Concept: Dendritic cell
NLRs (nucleotide-binding domain leucine-rich-repeat-containing receptors; NOD-like receptors) are a class of pattern recognition receptor (PRR) that respond to host perturbation from either infectious agents or cellular stress. The function of most NLR family members has not been characterized and their role in instructing adaptive immune responses remains unclear. NLRP10 (also known as PYNOD, NALP10, PAN5 and NOD8) is the only NLR lacking the putative ligand-binding leucine-rich-repeat domain, and has been postulated to be a negative regulator of other NLR members, including NLRP3 (refs 4-6). We did not find evidence that NLRP10 functions through an inflammasome to regulate caspase-1 activity nor that it regulates other inflammasomes. Instead, Nlrp10(-/-) mice had a profound defect in helper T-cell-driven immune responses to a diverse array of adjuvants, including lipopolysaccharide, aluminium hydroxide and complete Freund’s adjuvant. Adaptive immunity was impaired in the absence of NLRP10 because of a dendritic cell (DC) intrinsic defect in emigration from inflamed tissues, whereas upregulation of DC costimulatory molecules and chemotaxis to CCR7-dependent and -independent ligands remained intact. The loss of antigen transport to the draining lymph nodes by a subset of migratory DCs resulted in an almost absolute loss in naive CD4(+) T-cell priming, highlighting the critical link between diverse innate immune stimulation, NLRP10 activity and the immune function of mature DCs.
CD169+ macrophages are sufficient for priming of CTLs with specificities left out by cross-priming dendritic cells
- Proceedings of the National Academy of Sciences of the United States of America
- Published over 5 years ago
Dendritic cells (DCs) are considered the most potent antigen-presenting cells (APCs), which directly prime or cross-prime MHC I-restricted cytotoxic T cells (CTLs). However, recent evidence suggests the existence of other, as-yet unidentified APCs also able to prime T cells. To identify those APCs, we used adenoviral (rAd) vectors, which do not infect DCs but selectively accumulate in CD169(+) macrophages (MPs). In mice that lack DCs, infection of CD169(+) MPs was sufficient to prime CTLs specific for all epitopes tested. In contrast, CTL responses relying exclusively on cross-presenting DCs were biased to selected strong MHC I-binding peptides only. When both DCs and MPs were absent, no CTL responses could be elicited. Therefore, CD169(+) MPs can be considered APCs that significantly contribute to CTL responses.
Recent evidence indicates that toll-like receptor (TLR) 2 and 4 are involved in the pathogenesis of dilated cardiomyopathy (DCM), but the exact mechanisms of their actions have not been elucidated. We explored the therapeutic potential of blocking TLRs in mice with established cardiomyopathy. Cardiomyopathy was generated by a single intraperitoneal injection of doxorubicin (10 mg/kg). Two weeks later, the mice were treated with TLR2 or TLR4 neutralizing antibody. Blocking TLR2, but not TLR4, activity not only reduced mortality, but also attenuated doxorubicin-induced cardiac dysfunction by 20% and inhibited myocardial fibrosis. To determine the differential effects of blocking TLR2 and TLR4 in chronic cardiomyopathy, mice were injected with doxorubicin (3.5 mg/kg) once a week for 8 weeks, followed by treatment with TLR2 or TLR4 neutralizing antibody for 40 days. Blocking TLR2 activity blunted cardiac dysfunction by 13% and inhibited cardiac fibrosis, which was associated with a significant suppression of myocardial inflammation. The underlying mechanism involved interrupting the interaction of TLR2 with its endogenous ligands, resulting in attenuation of inflammation and fibrosis. In contrast, blocking TLR4 exacerbated cardiac dysfunction and fibrosis by amplifying inflammation and suppressing autophagy. Our studies demonstrate that TLR2 and TLR4 play distinct roles in the progression of doxorubicin-induced DCM. TLR4 activity is crucial for the resolution of inflammation and cardiac fibrosis, while blocking TLR2 activity has therapeutic potential for the treatment of DCM.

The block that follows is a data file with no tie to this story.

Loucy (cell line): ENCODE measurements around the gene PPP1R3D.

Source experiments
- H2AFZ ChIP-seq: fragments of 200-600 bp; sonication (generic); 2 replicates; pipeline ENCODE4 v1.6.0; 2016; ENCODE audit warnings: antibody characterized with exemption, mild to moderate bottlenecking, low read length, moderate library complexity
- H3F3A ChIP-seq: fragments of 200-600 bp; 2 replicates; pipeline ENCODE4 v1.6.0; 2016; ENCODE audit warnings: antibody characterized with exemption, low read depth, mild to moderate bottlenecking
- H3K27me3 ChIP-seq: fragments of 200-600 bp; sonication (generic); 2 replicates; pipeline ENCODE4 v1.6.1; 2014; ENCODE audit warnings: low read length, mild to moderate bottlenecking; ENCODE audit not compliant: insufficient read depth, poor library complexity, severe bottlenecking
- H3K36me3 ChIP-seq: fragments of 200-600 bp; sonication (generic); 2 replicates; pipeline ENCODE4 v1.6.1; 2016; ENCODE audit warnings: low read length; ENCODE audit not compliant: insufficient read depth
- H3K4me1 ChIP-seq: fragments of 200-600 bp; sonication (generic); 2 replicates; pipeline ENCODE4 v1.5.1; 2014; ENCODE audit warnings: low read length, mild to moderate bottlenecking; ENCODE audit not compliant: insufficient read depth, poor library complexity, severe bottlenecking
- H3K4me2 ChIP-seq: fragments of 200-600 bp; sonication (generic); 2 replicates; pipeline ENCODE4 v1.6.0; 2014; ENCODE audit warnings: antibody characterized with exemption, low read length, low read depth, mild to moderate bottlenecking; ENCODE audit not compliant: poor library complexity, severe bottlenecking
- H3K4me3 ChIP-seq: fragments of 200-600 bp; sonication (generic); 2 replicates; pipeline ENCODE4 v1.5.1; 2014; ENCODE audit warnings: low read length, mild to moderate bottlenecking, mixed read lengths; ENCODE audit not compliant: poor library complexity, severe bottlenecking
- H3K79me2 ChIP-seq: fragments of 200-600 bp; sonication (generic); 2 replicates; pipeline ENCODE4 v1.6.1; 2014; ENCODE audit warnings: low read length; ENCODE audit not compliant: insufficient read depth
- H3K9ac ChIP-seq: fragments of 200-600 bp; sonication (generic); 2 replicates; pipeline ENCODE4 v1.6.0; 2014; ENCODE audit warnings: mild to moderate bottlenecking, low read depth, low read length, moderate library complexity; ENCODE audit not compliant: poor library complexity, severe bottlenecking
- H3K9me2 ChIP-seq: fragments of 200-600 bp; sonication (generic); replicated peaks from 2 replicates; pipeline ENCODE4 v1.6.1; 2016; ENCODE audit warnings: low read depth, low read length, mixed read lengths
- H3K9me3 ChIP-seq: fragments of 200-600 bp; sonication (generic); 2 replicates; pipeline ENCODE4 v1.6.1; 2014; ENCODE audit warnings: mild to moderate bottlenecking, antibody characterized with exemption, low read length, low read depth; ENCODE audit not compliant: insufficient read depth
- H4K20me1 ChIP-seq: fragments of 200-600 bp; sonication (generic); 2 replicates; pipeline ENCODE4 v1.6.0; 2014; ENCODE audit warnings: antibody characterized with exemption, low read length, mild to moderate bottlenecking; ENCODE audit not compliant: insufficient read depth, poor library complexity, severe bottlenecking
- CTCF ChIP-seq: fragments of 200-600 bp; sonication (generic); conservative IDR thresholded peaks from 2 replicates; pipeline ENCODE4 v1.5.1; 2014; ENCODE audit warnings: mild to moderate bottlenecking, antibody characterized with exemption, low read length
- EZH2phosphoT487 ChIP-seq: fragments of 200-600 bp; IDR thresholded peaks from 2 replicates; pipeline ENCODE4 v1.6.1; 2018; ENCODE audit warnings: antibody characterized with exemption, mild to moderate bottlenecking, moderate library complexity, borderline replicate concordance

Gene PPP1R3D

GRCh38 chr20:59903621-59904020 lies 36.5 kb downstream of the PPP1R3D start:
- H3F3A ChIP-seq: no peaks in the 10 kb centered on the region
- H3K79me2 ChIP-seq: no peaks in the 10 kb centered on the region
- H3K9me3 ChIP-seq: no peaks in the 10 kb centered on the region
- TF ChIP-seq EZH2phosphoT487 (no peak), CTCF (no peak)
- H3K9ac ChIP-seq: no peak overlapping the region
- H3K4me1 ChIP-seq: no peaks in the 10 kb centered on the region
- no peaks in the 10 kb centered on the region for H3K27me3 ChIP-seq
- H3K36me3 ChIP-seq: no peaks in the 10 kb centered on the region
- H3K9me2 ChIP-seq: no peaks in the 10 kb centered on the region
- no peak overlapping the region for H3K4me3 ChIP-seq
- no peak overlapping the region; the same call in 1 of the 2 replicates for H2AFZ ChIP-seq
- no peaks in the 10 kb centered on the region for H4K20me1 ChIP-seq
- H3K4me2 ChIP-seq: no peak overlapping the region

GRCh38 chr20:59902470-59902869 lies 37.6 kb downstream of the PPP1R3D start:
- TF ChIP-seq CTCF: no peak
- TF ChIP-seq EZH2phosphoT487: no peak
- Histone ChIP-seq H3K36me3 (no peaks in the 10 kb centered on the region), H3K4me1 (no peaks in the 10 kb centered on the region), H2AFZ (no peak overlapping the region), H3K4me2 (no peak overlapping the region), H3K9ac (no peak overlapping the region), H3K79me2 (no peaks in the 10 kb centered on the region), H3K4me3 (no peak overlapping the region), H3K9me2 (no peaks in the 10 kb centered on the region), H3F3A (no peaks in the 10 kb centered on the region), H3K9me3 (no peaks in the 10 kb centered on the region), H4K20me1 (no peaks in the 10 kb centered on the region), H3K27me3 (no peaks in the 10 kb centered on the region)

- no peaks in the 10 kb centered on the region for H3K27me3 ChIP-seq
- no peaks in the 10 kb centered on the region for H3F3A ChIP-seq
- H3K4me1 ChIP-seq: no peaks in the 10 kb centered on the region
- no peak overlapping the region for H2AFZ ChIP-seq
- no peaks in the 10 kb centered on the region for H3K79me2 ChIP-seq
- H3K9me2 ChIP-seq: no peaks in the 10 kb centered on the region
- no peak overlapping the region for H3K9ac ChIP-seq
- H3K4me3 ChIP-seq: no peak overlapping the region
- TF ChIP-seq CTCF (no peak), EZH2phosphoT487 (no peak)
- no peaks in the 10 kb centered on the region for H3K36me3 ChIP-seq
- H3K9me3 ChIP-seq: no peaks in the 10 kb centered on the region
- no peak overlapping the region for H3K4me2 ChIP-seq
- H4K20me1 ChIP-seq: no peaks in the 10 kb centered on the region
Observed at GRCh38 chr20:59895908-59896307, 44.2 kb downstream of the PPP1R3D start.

The administration of interleukin 33 and deletion of IL-33 receptor, ST2 molecule, affects the induction of autoimmunity in different experimental models of human autoimmune diseases. The aim of this study was to analyze the effect of ST2 deletion on the induction of experimental autoimmune encephalomyelitis (EAE) in resistant BALB/c mice. Mice were immunized with MOG(35-55) peptide or disease was induced by passive transfer of encephalitogenic singenic cells and EAE was clinically and histologically evaluated. Expression of intracellular inflammatory cytokines, markers of activation and chemokine receptors on lymphoid tissue and CNS infiltrating mononuclear cells was analyzed by flow cytometry. We report here that deletion of ST2(-/-) molecule abrogates resistance of BALB/c mice to EAE induction based on clinical and histopathological findings. Brain and spinal cord infiltrates of ST2(-/-) mice had significantly higher number of CD4(+) T lymphocytes containing inflammatory cytokines compared to BALB/c WT mice. Adoptive transfer of ST2(-/-) primed lymphocytes induced clinical signs of the disease in ST2(-/-) as well as in WT mice. MOG(35-55) restimulated ST2(-/-) CD4(+) cells as well as ex vivo analyzed lymph node cells had higher expression of T-bet and IL-17, IFN-γ, TNF-α and GM-CSF in comparison with WT CD4(+) cells. ST2(-/-) mice had higher percentages of CD4(+) cells expressing chemokine receptors important for migration to CNS in comparison with WT CD4(+) cells. Draining lymph nodes of ST2(-/-) mice contained higher percentage of CD11c(+)CD11b(+)CD8(-) cells containing inflammatory cytokines IL-6 and IL-12 with higher expression of activation markers. Transfer of ST2(-/-) but not WT dendritic cells induced EAE in MOG(35-55) immunized WT mice. Our results indicate that ST2 deficiency attenuates inherent resistance of BALB/c mice to EAE induction by enhancing differentiation of proinflammatory antigen presenting cells and consecutive differentiation of encephalitogenic T cells in the draining lymph node rather than affecting their action in the target tissue.